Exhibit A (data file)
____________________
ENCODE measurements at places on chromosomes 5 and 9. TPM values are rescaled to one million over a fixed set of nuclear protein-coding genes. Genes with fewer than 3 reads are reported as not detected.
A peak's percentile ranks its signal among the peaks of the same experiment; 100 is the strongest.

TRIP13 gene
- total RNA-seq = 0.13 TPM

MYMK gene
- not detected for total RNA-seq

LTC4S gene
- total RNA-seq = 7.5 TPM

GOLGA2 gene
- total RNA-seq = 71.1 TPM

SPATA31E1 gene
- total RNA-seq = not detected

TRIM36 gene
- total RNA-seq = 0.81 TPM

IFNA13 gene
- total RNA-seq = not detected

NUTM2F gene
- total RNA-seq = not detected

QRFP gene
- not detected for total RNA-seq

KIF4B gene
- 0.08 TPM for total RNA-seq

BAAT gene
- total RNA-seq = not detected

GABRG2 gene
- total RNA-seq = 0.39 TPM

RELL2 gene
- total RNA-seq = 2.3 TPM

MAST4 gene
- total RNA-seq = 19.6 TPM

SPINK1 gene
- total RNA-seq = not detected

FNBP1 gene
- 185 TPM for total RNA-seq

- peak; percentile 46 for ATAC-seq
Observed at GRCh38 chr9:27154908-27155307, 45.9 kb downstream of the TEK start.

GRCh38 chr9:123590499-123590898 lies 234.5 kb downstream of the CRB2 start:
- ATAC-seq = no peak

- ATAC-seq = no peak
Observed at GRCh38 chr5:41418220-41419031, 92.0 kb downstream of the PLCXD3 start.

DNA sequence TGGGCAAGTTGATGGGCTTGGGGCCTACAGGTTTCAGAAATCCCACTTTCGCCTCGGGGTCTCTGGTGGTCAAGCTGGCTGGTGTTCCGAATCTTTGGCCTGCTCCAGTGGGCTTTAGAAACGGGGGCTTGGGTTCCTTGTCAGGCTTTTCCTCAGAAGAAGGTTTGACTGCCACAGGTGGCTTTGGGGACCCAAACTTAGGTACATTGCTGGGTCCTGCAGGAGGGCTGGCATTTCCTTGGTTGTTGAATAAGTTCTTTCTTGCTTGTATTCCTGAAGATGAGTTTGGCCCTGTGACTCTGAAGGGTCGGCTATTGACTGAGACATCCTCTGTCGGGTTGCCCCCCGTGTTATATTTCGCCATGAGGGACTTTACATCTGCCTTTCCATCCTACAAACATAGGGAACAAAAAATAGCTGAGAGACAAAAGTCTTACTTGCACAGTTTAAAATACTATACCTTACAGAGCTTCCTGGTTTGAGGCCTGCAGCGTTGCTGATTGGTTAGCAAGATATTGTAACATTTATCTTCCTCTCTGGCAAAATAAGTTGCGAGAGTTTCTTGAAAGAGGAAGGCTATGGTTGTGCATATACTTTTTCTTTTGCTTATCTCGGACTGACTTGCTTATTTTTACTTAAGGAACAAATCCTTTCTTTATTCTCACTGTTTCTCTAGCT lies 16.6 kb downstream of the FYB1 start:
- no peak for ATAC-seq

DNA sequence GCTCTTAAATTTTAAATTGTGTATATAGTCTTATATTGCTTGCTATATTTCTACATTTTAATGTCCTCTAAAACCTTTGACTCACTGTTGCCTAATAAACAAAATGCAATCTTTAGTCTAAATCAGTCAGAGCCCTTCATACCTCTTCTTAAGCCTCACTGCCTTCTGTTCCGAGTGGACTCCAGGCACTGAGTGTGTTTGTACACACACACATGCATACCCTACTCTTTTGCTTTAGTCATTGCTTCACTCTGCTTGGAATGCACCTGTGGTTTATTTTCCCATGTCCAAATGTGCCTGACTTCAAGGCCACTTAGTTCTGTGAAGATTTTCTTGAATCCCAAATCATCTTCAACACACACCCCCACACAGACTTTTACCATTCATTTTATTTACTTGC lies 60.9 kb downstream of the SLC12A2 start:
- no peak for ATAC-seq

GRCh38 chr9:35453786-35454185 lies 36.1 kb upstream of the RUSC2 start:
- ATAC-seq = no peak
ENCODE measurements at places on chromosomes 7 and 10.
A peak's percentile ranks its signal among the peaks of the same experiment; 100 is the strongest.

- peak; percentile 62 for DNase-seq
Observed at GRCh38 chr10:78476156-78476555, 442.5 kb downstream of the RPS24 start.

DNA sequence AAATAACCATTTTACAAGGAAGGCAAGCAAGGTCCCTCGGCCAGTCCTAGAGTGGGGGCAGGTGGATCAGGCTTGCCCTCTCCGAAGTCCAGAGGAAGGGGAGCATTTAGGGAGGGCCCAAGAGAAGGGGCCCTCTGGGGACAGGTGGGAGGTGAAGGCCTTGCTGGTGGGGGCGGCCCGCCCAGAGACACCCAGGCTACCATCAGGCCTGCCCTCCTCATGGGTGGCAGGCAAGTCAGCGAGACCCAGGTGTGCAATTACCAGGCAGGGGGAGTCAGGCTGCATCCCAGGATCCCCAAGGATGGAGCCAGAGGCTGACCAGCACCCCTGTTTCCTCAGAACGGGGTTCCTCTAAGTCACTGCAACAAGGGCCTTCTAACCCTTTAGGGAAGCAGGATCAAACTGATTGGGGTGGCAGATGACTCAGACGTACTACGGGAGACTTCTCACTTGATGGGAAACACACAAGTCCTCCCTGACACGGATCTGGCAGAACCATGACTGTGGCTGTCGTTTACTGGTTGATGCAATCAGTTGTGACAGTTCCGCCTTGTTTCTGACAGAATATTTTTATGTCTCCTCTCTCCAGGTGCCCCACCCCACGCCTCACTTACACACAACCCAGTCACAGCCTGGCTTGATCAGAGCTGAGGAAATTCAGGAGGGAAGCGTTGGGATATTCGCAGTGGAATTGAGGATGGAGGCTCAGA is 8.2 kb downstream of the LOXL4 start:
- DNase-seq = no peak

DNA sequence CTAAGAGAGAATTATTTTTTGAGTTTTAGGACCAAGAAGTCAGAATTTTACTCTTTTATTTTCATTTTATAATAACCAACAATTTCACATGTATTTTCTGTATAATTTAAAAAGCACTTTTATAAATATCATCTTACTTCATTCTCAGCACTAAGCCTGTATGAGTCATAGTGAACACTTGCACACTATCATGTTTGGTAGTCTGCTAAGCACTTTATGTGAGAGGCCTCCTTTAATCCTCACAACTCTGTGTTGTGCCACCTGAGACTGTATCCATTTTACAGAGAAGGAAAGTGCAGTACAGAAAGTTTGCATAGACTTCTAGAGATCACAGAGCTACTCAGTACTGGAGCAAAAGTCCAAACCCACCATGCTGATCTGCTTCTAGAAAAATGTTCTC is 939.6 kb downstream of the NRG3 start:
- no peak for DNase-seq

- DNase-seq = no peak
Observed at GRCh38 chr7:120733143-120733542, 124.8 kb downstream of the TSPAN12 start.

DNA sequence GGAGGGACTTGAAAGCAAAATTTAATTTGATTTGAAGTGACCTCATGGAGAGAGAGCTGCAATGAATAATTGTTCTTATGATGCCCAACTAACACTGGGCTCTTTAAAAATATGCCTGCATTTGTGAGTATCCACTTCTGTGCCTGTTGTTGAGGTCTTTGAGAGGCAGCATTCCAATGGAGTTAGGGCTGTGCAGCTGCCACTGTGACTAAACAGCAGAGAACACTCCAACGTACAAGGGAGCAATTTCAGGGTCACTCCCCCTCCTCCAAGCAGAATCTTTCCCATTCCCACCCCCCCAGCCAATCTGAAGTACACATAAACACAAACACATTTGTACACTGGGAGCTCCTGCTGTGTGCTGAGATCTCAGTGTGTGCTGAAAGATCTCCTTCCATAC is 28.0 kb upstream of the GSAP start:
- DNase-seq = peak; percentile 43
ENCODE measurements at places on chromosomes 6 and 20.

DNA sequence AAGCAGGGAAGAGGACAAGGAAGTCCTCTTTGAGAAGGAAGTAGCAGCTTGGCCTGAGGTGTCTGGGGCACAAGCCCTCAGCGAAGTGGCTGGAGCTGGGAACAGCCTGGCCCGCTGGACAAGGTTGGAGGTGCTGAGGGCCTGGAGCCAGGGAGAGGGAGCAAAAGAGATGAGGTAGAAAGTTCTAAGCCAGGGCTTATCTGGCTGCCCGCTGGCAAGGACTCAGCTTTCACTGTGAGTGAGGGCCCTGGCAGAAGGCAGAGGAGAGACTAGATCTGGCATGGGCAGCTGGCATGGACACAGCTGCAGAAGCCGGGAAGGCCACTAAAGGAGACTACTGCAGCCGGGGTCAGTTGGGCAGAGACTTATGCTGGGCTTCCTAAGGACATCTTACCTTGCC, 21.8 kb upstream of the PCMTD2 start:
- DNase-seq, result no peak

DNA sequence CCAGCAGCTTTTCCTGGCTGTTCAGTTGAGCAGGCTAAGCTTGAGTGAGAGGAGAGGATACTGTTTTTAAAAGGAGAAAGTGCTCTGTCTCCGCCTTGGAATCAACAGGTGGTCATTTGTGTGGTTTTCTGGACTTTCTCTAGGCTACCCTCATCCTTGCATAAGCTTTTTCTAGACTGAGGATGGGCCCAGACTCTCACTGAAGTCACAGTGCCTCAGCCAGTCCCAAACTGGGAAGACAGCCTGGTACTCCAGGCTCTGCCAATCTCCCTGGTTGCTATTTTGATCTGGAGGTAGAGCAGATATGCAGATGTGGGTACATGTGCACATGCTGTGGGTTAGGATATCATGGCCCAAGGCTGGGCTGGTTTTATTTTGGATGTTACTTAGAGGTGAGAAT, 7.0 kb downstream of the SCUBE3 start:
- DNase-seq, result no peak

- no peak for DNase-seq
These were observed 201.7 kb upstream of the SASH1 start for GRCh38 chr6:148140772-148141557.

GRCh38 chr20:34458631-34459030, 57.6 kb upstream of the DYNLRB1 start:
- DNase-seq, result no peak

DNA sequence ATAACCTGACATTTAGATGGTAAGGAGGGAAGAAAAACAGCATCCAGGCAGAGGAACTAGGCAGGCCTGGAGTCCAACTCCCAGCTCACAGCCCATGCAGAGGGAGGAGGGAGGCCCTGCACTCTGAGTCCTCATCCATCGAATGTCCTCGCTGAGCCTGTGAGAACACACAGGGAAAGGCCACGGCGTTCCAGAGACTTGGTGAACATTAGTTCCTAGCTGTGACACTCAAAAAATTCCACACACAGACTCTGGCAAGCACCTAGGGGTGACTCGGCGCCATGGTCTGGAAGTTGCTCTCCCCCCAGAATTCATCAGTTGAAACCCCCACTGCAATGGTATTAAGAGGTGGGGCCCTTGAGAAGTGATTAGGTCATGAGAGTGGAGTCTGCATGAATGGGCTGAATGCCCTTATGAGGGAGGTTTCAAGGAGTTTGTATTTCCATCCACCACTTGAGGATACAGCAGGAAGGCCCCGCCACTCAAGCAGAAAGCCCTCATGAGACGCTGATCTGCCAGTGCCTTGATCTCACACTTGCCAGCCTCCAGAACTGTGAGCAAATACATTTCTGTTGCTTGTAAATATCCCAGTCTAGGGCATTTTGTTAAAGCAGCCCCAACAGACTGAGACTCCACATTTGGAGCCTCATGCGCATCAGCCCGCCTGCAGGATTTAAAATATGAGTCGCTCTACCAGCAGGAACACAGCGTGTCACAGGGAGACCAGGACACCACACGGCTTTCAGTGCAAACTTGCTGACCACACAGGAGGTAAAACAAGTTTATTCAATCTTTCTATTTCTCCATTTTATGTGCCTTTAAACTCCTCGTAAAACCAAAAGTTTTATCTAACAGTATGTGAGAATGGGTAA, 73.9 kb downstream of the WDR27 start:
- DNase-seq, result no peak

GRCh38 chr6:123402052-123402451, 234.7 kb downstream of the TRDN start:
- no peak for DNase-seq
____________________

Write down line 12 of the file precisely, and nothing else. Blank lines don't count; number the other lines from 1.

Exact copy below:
- total RNA-seq = not detected